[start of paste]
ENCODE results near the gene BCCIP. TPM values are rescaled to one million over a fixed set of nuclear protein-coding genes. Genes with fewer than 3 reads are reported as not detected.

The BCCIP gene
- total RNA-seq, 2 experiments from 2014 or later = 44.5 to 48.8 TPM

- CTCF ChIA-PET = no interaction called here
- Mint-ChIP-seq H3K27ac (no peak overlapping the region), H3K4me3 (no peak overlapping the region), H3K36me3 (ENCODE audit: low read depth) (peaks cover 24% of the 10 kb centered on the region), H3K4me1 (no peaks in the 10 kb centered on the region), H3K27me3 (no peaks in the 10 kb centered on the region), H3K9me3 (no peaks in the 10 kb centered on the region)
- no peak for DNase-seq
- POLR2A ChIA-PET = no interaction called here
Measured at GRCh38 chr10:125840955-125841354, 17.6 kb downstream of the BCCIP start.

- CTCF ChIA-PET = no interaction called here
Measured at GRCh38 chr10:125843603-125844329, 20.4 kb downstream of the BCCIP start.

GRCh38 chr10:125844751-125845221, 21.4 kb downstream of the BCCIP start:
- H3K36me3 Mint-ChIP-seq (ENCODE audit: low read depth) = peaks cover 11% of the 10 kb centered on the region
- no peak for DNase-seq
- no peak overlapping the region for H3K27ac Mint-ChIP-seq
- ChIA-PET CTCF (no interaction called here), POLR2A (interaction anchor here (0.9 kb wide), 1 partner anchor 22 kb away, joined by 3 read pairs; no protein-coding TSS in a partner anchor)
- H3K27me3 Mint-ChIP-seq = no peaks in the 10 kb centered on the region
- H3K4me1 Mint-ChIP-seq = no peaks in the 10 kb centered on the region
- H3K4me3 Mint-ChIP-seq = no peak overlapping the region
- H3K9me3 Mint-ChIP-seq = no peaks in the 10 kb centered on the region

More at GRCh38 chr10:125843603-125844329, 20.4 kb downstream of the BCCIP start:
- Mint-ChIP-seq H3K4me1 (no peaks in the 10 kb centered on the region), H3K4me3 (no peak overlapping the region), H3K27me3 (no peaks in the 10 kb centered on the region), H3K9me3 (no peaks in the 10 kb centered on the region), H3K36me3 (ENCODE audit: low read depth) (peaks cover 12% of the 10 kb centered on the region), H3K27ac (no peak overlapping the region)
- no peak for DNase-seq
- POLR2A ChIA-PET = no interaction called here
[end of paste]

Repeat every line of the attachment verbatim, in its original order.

ENCODE results near the gene BCCIP. TPM values are rescaled to one million over a fixed set of nuclear protein-coding genes. Genes with fewer than 3 reads are reported as not detected.

The BCCIP gene
- total RNA-seq, 2 experiments from 2014 or later = 44.5 to 48.8 TPM

- CTCF ChIA-PET = no interaction called here
- Mint-ChIP-seq H3K27ac (no peak overlapping the region), H3K4me3 (no peak overlapping the region), H3K36me3 (ENCODE audit: low read depth) (peaks cover 24% of the 10 kb centered on the region), H3K4me1 (no peaks in the 10 kb centered on the region), H3K27me3 (no peaks in the 10 kb centered on the region), H3K9me3 (no peaks in the 10 kb centered on the region)
- no peak for DNase-seq
- POLR2A ChIA-PET = no interaction called here
Measured at GRCh38 chr10:125840955-125841354, 17.6 kb downstream of the BCCIP start.

- CTCF ChIA-PET = no interaction called here
Measured at GRCh38 chr10:125843603-125844329, 20.4 kb downstream of the BCCIP start.

GRCh38 chr10:125844751-125845221, 21.4 kb downstream of the BCCIP start:
- H3K36me3 Mint-ChIP-seq (ENCODE audit: low read depth) = peaks cover 11% of the 10 kb centered on the region
- no peak for DNase-seq
- no peak overlapping the region for H3K27ac Mint-ChIP-seq
- ChIA-PET CTCF (no interaction called here), POLR2A (interaction anchor here (0.9 kb wide), 1 partner anchor 22 kb away, joined by 3 read pairs; no protein-coding TSS in a partner anchor)
- H3K27me3 Mint-ChIP-seq = no peaks in the 10 kb centered on the region
- H3K4me1 Mint-ChIP-seq = no peaks in the 10 kb centered on the region
- H3K4me3 Mint-ChIP-seq = no peak overlapping the region
- H3K9me3 Mint-ChIP-seq = no peaks in the 10 kb centered on the region

More at GRCh38 chr10:125843603-125844329, 20.4 kb downstream of the BCCIP start:
- Mint-ChIP-seq H3K4me1 (no peaks in the 10 kb centered on the region), H3K4me3 (no peak overlapping the region), H3K27me3 (no peaks in the 10 kb centered on the region), H3K9me3 (no peaks in the 10 kb centered on the region), H3K36me3 (ENCODE audit: low read depth) (peaks cover 12% of the 10 kb centered on the region), H3K27ac (no peak overlapping the region)
- no peak for DNase-seq
- POLR2A ChIA-PET = no interaction called here